There are three basic steps to polymerase chain reaction studies:
In the first step, denaturing, the double stranded DNA molecules are converted into single strands. In the second step, primers are annealed to the complementary segments of the single stranded molecules. Annealing is when two types of primers, forward and reverse primers pair by hydrogen bonds to separated DNA template strands. They are then extended by the use of DNA polymerase. These three steps have to be carried out at precise temperatures. The primers must be designed specifically for a given PCR study in order for it to yield usable results.
In addition to the primers and the DNA polymerase, PCR reagents include deoxynucleoside triphosphates, or dNTPs, which are building blocks from which DNA polymerase makes a new DNA strand. Buffer solutions create an appropriate chemical environment for optimized activity and DNA polymerase stability. Magnesium or manganese ions are used in part of the PCR study, as are potassium monovalent cations.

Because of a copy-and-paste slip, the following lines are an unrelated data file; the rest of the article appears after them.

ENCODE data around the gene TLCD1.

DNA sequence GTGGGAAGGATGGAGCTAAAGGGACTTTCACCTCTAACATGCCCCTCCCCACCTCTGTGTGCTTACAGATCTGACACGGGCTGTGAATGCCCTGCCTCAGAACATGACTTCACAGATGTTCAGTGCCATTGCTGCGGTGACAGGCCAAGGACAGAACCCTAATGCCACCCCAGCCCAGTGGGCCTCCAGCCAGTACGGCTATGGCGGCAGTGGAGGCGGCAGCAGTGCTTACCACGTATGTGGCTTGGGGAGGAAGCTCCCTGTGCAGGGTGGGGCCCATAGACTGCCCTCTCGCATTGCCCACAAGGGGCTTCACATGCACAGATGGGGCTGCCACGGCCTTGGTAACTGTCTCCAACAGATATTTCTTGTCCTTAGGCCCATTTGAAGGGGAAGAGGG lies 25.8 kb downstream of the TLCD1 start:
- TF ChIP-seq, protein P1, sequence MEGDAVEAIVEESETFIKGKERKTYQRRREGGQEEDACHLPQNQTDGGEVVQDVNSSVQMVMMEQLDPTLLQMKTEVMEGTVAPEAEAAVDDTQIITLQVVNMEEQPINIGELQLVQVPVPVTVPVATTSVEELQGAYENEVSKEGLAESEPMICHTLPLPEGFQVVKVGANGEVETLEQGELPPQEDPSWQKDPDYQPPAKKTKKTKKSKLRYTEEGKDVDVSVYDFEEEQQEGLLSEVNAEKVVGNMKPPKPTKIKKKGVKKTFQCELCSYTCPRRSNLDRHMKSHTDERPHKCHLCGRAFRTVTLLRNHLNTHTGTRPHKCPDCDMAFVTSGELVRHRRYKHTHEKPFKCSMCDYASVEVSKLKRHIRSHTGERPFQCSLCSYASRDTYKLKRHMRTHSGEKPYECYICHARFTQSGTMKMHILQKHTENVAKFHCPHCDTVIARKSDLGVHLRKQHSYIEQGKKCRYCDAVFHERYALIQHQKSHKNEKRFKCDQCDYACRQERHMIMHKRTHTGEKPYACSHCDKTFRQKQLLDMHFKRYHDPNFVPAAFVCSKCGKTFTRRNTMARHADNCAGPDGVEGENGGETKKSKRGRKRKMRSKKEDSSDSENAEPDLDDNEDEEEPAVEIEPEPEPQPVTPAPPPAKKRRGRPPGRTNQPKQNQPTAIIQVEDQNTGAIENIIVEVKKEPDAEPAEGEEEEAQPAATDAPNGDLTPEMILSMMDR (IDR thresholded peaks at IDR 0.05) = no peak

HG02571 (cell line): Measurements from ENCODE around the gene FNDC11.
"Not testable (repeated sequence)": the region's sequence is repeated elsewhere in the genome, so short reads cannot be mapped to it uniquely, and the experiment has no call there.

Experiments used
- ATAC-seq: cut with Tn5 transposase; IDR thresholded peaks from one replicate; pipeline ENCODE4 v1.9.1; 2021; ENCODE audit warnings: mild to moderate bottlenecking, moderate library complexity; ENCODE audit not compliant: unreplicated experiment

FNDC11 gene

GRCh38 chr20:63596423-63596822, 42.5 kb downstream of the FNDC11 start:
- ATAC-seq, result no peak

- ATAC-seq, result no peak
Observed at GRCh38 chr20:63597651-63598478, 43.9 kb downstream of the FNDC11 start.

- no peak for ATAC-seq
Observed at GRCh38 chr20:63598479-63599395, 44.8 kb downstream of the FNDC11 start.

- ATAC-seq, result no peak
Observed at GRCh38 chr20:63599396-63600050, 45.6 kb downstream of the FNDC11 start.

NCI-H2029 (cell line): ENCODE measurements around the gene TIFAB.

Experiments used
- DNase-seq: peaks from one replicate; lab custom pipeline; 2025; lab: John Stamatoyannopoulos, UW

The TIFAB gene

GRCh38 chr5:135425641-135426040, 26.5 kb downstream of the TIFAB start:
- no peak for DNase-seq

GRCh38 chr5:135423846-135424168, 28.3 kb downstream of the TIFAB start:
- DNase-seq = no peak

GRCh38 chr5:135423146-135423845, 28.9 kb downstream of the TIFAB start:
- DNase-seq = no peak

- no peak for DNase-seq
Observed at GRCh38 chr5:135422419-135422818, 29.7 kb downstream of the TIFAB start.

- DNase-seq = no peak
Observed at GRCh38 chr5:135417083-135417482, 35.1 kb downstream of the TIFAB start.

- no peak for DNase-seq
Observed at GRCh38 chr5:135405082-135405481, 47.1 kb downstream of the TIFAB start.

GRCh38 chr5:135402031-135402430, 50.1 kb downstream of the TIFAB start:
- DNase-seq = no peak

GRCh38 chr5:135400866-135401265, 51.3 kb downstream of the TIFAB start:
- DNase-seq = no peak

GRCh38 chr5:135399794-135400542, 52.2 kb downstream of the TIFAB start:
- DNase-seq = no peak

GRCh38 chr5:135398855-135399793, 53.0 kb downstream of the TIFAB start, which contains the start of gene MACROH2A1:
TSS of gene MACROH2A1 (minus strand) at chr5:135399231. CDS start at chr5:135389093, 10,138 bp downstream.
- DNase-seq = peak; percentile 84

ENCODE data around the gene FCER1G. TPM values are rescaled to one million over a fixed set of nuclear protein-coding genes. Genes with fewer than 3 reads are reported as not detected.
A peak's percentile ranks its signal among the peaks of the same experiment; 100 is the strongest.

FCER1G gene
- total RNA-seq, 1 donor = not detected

When the PCR process is over, it is important to check whether the process generated the correct DNA fragment. For this purpose, a process called agarose gel electrophoresis is carried out to separate out the PCR products by size. The sizes of the PCR products are determined by comparing them with a DNA ladder, which is a molecular weight marker. This contains DNA fragments of known size and are run on the gel beside the PCR plates and products for comparison purposes.
PCR studies are optimized by lab protocols that are specifically designed to minimize the chances of contamination. Disposable plasticware, and meticulous attention to cleaning of the work surfaces between setups are two techniques used to minimize contamination.